Login Register

Boss of Cornwall Council Kevin Lavery to take up new job in New Zealand

By WBBev  |  Posted: December 24, 2012

Comments (0)

CORNWALL Council's chief executive is leaving the authority for a new post in New Zealand. Announcing he had formally accepted the role as chief executive of Wellington City Council, Kevin Lavery, said he would be leaving towards the end of March.

He said: "When I was appointed in November 2008, the new unitary council was facing a number of challenges. I said then that I wanted to build a distinctive council that reflected Cornwall's proud heritage and culture. A Council that was delivering high quality services and great value for money and which was meeting the needs of local residents.

"Four years later I am proud to say that, despite the additional challenges created by the financial situation, we are well on the way to achieving this aim and I am confident that we have the right foundations in place to create a bright future for the Council and for Cornwall."

Jim Currie, who was appointed leader of Cornwall Council after the privatisation row that ousted his predecessor Alec Robertson, said : "He is a towering figure who has not been afraid to make difficult decisions.  However, while he will undoubtedly be missed, he has left behind a strong management team and an experienced and knowledgeable set of elected members."

Councillors have expressed concern over the possibility of a "golden goodbye" for Mr Lavery - with memories still lingering of the estimated £500,000 pay-off for the previous Cornwall County Council boss, Sheila Healy.

The terms of the offer, according to New Zealand's Dominion Post newspaper, include a salary of $420,000 NZ dollars - worth approximately £215,000 a year.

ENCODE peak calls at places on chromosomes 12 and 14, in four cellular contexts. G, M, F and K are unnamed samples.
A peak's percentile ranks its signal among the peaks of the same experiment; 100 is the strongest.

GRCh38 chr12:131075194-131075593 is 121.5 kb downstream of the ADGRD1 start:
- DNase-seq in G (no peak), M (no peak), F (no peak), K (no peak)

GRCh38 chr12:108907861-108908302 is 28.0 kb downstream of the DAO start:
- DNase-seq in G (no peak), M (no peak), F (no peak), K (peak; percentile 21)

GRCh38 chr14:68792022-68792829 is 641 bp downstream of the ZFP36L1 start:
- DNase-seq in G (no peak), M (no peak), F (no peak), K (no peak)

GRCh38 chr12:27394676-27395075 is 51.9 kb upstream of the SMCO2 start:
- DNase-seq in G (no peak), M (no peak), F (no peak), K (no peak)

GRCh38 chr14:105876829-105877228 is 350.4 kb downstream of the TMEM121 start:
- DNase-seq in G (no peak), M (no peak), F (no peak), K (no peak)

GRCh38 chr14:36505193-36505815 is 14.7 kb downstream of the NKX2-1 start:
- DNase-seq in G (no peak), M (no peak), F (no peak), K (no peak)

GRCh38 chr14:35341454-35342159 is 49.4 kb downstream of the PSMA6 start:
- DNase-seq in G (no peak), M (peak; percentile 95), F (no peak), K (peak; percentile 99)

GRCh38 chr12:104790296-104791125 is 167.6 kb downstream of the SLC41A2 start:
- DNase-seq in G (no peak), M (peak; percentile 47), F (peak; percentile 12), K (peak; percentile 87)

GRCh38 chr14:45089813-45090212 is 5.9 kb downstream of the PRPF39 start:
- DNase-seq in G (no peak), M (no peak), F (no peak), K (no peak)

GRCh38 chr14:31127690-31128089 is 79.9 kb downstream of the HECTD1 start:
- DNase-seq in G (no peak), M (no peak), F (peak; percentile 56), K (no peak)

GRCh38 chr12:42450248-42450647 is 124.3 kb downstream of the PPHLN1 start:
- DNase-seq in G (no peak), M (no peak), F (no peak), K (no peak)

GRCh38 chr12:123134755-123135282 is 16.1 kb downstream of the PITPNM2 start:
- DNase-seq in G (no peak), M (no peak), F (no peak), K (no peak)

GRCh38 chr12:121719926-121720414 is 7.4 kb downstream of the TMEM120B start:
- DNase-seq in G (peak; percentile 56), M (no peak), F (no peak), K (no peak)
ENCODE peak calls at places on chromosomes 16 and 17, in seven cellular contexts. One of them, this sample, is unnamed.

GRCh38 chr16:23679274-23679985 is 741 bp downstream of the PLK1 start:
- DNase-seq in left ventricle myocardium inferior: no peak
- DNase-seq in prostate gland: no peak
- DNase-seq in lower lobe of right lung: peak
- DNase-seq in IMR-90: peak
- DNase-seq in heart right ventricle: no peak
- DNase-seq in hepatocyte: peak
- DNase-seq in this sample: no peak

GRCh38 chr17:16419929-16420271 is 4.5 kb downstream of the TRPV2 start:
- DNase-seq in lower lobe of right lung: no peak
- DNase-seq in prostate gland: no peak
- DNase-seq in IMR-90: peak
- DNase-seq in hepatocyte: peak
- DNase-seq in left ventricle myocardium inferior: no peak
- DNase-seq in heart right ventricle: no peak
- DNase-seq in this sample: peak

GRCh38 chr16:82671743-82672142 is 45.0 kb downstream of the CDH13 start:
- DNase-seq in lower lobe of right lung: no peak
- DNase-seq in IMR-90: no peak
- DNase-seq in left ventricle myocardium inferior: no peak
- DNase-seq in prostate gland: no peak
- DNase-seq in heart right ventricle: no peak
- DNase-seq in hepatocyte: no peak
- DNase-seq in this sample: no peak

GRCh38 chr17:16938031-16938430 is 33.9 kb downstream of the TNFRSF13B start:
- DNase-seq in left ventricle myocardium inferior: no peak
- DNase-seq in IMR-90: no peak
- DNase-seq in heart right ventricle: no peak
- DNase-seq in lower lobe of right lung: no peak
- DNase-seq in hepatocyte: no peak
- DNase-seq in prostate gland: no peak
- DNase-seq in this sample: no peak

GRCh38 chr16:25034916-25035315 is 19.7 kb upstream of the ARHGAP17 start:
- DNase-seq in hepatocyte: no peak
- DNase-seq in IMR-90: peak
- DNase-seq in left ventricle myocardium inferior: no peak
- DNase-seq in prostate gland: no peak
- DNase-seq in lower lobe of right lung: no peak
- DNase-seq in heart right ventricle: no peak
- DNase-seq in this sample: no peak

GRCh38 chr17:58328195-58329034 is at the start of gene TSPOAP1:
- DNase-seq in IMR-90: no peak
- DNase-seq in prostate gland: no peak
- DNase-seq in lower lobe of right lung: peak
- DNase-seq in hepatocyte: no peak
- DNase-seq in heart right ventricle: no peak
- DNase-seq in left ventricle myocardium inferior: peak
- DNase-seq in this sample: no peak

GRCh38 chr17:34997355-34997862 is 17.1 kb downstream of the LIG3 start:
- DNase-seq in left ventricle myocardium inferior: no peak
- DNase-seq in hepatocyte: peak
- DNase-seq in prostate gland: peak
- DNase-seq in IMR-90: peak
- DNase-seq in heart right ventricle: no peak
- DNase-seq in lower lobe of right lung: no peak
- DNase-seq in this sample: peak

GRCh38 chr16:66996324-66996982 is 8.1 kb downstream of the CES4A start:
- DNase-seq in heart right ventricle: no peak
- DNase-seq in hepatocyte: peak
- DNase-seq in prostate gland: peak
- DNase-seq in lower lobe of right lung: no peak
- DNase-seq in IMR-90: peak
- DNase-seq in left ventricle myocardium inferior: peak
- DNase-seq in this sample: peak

Jeremy Rowe, leader of the Liberal Democrat group at County Hall, said : "Liberal Democrats will be seeking to ensure that there is a smooth transition to his replacement and we will be expecting Mr Lavery to work out his full notice period with no golden goodbye."

He added that the council should look at the merits of doing-away with the chief executives role to cut costs as suggested by Eric Pickles, Secretary of State for Communities and Local Government. Rob Nolan (Lib Dem), Cornwall Council member for Truro Boscawen, backed Mr Pickle's suggestion saying: "It makes sense to me and would save £240,000 a year."

However, Mr Rowe believed it should stay, saying: "It would be foolish not to look at that route, but as a large unitary authority I think it needs a chief executive. In the past three and half years there has been a great deal of political volatility and if there is a vacuum in the political arm we need a leader on the permanent staff."


Read more from West Briton

Do you have something to say? Leave your comment here...

max 4000 characters
  • twofeetofsnow  |  December 26 2012, 12:59PM

    Could we actually have a Cornish CEO this time, someone with their roots in the county who is interested in the community rather than the size of their salary? West Cornwall has almost disappeared under this unitary council, the money seems to go to Falmouth and Truro rather than spreading equally across the area, I don't remember Gilbert and Sullivan writing about the Pirates of Falmouth yet under this unitary council Penzance has all but been forgotten. All I can say is good luck Wellington New Zealand.

    Rate 0
  • yveyk  |  December 26 2012, 12:29PM